State v. Wielgus

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278 N.W.2d 805 (1979)

STATE of South Dakota, Plaintiff and Appellant, v. Steven Francis WIELGUS, Jr. and Jeanie Kristine Wielgus, Defendants and Respondents.

No. 12424.

Supreme Court of South Dakota.

May 17, 1979.

*806 Charles L. Dorothy, Asst. State's Atty., Minnehaha County, Sioux Falls, for plaintiff and appellant; William J. Janklow, Atty. Gen., Pierre, on brief.

Robert J. Burns of Burns & Hagen, Sioux Falls, for defendant and respondent Steven Francis Wielgus, Jr.

David L. Knudson of Davenport, Evans, Hurwitz & Smith, Sioux Falls, for defendant and respondent Jeanie Kristine Wielgus.

WOLLMAN, Chief Justice (on reassignment).

This is an appeal from an order suppressing evidence seized from defendants' apartment on June 10, 1977, pursuant to a search warrant. The state appeals. We reverse.

One of the two affidavits presented to the magistrate in support of the search warrant was executed by Officer Chris Rallis. This affidavit relates that one Larry Montileaux, who was arrested for attempting to sell marijuana on September 28, 1976, had informed the arresting officer that his supplier of marijuana was defendant Steven Wielgus. It further relates that a juvenile had informed the Sioux Falls police on September 20, 1976, that he had purchased marijuana from defendant Steven Wielgus at the Wielgus residence on three occasions during the summer of 1976. The affidavit goes on to state that in September 1976, defendant Steven Wielgus had admitted to a Sioux Falls police officer that he had sold marijuana in the past. Finally, the affidavit relates that on June 8, 1977, Bruce McCain had informed Officer Rallis that he, McCain, had been personally present and had observed defendant Steven Wielgus sell one-quarter of a pound of marijuana to another individual on June 4, 1977, at the Wielgus residence in Sioux Falls. McCain also stated that he had heard Steven Wielgus say that the purchaser could purchase up to one pound of marijuana because he, Wielgus, had recently received three pounds of marijuana which was for sale.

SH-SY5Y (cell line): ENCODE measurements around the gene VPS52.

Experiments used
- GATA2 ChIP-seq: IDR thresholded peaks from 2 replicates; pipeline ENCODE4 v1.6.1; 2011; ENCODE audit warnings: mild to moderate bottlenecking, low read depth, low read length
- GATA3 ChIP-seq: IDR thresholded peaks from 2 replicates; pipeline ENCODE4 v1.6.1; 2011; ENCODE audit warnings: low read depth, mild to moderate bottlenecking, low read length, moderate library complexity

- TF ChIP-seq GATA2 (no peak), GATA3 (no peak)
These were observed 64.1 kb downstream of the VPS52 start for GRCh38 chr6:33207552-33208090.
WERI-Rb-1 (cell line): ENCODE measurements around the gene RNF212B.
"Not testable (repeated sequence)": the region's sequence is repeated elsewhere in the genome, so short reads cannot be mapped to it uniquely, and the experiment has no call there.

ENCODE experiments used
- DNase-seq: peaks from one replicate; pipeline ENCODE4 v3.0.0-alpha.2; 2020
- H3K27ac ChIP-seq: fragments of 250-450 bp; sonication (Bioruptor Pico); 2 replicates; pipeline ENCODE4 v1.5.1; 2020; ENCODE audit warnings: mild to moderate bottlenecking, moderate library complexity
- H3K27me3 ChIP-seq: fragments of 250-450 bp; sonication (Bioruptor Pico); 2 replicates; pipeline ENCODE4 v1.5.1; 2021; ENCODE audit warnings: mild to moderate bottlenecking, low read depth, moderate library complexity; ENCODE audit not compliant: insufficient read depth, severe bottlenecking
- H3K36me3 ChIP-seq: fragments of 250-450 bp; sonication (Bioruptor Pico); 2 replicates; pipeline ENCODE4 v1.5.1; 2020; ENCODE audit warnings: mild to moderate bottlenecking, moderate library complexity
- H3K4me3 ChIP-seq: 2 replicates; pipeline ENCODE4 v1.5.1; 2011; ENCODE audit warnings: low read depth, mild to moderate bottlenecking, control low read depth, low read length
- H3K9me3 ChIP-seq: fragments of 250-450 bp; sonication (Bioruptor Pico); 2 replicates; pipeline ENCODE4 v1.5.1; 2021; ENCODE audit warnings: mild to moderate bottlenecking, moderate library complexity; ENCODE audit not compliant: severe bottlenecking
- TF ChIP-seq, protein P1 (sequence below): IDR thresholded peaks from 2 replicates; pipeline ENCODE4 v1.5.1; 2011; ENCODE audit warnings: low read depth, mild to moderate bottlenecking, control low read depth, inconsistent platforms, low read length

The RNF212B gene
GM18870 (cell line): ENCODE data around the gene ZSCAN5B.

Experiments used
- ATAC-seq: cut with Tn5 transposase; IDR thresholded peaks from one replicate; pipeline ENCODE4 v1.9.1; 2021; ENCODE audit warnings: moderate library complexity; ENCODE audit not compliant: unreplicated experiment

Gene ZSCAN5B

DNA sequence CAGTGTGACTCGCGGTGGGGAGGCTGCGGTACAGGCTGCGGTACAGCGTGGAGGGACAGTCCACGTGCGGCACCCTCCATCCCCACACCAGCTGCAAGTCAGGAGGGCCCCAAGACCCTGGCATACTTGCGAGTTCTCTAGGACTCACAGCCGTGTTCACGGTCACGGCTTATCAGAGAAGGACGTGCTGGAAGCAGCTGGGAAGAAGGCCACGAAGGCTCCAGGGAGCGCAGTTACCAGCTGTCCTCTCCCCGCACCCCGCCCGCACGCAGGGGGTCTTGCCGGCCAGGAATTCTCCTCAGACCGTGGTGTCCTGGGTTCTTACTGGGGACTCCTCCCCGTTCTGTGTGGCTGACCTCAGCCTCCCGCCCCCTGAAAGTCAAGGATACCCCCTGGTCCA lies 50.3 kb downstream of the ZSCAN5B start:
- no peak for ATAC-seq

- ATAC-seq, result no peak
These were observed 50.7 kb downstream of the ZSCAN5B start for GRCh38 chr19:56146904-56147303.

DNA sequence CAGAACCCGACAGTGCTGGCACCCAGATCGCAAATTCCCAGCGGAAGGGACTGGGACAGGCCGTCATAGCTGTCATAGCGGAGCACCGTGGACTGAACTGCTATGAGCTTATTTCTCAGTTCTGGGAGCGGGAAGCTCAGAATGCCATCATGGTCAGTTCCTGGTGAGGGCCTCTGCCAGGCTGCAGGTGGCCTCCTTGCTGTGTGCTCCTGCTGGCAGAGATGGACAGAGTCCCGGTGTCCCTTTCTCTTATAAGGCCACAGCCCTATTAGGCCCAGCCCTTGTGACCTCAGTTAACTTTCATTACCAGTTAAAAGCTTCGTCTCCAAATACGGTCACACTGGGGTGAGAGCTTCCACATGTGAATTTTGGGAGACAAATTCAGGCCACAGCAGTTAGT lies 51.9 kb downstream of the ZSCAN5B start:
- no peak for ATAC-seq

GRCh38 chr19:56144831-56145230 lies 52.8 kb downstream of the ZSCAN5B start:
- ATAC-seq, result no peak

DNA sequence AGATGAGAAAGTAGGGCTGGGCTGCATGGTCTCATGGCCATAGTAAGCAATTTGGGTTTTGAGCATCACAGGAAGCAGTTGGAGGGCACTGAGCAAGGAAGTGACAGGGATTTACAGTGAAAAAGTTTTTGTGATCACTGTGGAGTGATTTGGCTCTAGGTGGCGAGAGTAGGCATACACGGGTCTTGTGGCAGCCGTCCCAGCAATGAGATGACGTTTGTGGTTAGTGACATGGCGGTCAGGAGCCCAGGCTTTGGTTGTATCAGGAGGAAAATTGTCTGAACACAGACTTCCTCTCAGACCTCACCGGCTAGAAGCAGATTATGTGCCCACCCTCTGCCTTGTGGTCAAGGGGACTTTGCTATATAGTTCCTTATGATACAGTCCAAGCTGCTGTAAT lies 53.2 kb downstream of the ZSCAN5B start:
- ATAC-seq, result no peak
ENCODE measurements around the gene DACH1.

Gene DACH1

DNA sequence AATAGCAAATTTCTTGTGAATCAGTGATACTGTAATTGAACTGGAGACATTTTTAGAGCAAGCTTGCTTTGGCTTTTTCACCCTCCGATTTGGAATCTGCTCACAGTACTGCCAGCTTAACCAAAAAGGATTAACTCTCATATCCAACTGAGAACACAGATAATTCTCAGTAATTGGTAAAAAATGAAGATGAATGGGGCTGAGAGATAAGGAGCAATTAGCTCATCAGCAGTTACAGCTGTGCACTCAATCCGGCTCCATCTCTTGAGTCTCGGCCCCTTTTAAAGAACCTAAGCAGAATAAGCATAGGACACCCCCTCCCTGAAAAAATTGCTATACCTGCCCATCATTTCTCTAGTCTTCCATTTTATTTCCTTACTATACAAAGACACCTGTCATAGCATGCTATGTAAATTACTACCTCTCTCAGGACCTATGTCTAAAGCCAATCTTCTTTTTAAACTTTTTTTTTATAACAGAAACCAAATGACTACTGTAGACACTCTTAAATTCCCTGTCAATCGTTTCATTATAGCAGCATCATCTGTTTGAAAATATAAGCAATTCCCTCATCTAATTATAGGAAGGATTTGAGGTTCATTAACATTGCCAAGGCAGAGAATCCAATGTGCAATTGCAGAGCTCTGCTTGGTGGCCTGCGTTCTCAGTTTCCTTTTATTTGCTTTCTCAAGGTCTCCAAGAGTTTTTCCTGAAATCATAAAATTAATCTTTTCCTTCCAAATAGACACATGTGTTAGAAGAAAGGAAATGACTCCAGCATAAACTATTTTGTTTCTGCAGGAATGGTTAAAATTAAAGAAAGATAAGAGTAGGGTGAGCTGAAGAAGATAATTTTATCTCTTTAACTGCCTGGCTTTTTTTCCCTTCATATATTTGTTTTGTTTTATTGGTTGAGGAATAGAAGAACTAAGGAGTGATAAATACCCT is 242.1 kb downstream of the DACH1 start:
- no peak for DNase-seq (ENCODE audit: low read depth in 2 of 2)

The supplemental affidavit was executed by Officer Dennis Clauson. It relates that on June 8, 1977, Bruce McCain informed the officer that defendant Steven Wielgus, known to McCain as "Steve," was selling marijuana from his residence. McCain went on to state that Steve was the manager of the apartment complex in which defendants resided. McCain further described defendants' apartment as containing an office in the dining room, with the living quarters of the apartment being located on the second floor. The affidavit states that during the investigation of an apparently unrelated narcotics violation, Officer Clauson had had an occasion to be inside the Wielgus residence and that the description of the apartment given by McCain accurately portrayed the apartment visited by Officer Clauson.

The circuit court concluded that the information contained in the Rallis affidavit concerning the reports received in September of 1976 was too stale to establish the requisite probable cause for issuance of a search warrant. Accordingly, the trial court did not consider the information relating to the 1976 incidents and based its determination that the affidavits did not establish probable cause solely upon the information received from McCain in June of 1977.[*]